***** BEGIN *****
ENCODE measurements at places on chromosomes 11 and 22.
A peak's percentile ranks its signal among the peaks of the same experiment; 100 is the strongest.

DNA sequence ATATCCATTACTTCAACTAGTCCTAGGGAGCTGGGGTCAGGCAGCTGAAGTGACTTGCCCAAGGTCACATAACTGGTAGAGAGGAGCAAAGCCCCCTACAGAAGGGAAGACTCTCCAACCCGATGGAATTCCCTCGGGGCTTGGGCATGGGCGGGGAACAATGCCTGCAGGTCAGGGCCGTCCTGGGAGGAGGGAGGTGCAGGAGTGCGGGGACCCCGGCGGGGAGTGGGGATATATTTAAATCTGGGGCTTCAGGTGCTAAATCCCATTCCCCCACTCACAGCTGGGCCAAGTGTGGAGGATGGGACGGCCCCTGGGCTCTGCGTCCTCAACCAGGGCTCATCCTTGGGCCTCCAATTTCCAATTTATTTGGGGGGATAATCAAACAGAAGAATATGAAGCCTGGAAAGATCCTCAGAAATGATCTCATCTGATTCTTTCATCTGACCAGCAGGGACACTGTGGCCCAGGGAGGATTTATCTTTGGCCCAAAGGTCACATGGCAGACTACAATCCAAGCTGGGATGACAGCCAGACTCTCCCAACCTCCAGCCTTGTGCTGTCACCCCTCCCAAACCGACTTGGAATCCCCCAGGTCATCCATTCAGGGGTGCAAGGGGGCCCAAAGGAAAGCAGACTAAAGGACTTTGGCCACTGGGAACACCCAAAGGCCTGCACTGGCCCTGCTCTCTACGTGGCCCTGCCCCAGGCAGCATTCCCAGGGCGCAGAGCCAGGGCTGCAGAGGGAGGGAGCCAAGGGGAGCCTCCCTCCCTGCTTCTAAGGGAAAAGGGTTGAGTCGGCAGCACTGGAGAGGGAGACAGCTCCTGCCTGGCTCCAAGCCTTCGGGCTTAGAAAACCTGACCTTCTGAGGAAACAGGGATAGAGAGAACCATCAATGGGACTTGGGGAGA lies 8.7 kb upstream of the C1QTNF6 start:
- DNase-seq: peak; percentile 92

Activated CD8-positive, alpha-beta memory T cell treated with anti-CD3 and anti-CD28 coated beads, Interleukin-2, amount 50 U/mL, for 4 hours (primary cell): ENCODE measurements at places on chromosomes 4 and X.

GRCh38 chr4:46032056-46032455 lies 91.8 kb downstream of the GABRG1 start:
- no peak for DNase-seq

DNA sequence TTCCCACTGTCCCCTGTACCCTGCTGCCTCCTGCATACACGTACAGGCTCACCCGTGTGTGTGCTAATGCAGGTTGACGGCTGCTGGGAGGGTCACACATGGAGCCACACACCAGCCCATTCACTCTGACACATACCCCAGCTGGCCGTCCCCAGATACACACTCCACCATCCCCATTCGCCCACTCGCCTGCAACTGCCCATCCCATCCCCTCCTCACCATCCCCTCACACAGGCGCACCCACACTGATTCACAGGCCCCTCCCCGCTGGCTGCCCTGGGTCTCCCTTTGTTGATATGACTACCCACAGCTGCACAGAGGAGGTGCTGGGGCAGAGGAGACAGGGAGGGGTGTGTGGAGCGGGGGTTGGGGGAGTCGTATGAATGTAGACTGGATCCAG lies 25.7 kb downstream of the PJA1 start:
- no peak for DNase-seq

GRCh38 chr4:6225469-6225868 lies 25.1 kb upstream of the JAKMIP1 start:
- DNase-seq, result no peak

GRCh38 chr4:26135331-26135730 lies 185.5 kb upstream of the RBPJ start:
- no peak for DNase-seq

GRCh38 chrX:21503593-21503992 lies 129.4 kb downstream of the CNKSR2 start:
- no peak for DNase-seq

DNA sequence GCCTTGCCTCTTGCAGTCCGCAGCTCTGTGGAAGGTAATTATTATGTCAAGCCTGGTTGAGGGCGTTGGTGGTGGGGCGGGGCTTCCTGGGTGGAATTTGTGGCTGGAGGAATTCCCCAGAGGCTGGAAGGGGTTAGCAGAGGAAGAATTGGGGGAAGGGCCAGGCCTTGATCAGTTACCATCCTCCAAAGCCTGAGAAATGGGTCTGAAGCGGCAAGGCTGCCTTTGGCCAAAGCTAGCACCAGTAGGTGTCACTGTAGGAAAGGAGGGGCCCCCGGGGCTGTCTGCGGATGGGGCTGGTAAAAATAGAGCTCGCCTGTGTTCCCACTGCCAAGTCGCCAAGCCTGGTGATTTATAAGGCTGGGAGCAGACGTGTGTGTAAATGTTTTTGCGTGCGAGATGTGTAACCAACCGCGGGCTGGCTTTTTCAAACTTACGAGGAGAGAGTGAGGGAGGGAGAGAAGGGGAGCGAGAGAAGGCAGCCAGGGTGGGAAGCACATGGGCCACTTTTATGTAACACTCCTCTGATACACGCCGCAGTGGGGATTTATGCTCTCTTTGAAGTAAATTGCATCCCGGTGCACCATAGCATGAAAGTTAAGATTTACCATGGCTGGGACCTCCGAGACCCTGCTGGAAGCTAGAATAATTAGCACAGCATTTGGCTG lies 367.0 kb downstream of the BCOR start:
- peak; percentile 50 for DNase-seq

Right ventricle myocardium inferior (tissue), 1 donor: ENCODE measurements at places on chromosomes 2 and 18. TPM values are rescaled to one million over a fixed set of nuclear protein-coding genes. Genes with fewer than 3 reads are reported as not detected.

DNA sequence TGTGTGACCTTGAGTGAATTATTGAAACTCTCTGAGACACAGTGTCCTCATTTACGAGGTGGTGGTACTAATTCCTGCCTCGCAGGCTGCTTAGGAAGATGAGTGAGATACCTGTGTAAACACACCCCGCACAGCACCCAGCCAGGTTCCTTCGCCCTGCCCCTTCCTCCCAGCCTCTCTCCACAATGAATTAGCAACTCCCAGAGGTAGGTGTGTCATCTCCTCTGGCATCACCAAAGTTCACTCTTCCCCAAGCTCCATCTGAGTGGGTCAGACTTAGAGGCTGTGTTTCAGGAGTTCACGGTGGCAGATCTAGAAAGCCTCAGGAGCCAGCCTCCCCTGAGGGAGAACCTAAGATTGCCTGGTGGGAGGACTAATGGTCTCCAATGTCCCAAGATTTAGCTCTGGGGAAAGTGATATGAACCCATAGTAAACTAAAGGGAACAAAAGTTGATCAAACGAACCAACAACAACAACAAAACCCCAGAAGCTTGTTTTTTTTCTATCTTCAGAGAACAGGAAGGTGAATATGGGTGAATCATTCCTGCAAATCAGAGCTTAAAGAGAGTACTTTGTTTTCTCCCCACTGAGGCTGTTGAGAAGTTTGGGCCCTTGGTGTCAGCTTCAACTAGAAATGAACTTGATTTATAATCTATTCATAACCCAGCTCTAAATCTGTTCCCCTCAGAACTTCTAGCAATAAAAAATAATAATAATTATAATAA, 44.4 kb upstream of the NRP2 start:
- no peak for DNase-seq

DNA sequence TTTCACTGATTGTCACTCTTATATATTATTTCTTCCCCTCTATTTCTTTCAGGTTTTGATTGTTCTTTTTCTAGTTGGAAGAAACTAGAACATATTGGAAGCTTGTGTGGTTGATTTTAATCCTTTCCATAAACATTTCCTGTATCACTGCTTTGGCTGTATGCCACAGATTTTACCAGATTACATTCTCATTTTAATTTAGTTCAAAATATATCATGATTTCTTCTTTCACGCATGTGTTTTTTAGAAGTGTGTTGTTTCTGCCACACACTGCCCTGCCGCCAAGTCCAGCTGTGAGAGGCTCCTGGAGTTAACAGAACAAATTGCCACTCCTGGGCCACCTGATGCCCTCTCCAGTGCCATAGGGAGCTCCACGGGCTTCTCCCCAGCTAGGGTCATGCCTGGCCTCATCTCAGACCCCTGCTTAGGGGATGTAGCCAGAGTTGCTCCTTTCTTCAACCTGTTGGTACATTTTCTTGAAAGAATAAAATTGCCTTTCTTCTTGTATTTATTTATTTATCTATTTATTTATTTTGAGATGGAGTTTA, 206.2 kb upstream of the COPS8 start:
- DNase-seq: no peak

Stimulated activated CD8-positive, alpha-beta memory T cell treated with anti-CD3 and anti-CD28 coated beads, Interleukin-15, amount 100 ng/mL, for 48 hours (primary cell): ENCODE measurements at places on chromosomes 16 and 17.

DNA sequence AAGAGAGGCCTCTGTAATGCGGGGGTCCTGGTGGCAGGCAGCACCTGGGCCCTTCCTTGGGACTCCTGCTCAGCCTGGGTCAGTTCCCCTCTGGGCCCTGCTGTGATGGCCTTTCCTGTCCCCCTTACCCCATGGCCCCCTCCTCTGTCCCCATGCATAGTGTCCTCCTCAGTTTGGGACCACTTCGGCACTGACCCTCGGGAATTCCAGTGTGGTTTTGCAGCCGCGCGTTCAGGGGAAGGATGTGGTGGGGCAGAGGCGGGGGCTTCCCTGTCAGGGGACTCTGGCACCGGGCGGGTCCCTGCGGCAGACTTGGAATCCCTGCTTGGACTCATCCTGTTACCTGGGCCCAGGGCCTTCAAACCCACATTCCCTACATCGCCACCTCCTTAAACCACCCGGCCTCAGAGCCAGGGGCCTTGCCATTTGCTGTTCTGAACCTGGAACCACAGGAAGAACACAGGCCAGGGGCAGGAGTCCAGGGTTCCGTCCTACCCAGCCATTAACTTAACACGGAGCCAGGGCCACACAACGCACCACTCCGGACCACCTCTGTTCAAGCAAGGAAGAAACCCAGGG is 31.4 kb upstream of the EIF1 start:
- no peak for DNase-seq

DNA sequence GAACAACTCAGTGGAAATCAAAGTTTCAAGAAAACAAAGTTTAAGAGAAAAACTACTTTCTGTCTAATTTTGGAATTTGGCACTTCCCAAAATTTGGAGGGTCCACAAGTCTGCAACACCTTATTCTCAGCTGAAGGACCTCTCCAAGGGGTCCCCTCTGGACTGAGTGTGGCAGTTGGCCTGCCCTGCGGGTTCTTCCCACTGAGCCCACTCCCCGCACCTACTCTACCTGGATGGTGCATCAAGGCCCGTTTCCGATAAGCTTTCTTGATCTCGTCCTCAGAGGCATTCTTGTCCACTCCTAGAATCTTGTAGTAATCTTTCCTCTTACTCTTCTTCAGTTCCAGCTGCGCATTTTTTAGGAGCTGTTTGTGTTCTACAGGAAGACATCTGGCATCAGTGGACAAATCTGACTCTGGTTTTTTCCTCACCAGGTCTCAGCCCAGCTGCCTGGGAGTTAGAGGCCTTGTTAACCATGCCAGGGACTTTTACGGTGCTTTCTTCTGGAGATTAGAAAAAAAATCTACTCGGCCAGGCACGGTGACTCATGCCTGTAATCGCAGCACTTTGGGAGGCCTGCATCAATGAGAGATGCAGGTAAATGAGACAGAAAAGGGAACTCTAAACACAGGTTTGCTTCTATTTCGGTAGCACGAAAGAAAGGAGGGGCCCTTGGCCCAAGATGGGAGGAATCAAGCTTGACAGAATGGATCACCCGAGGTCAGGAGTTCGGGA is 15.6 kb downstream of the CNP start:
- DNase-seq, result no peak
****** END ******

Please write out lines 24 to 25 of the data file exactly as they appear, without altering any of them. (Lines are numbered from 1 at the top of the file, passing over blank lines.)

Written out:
DNA sequence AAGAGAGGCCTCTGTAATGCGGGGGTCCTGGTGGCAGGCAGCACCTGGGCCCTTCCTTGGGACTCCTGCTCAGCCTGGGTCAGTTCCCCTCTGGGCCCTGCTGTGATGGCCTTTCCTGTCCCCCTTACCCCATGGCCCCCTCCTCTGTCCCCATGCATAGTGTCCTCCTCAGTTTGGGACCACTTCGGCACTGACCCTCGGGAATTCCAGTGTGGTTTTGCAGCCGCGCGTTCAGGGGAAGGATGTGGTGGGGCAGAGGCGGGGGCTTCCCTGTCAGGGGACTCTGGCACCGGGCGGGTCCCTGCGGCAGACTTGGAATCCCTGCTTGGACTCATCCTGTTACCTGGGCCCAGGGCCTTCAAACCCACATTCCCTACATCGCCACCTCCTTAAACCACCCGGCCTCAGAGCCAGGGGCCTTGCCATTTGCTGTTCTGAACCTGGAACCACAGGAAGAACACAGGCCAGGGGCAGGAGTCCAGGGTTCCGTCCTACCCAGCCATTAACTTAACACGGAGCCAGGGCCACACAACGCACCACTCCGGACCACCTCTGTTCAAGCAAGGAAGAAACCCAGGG is 31.4 kb upstream of the EIF1 start:
- no peak for DNase-seq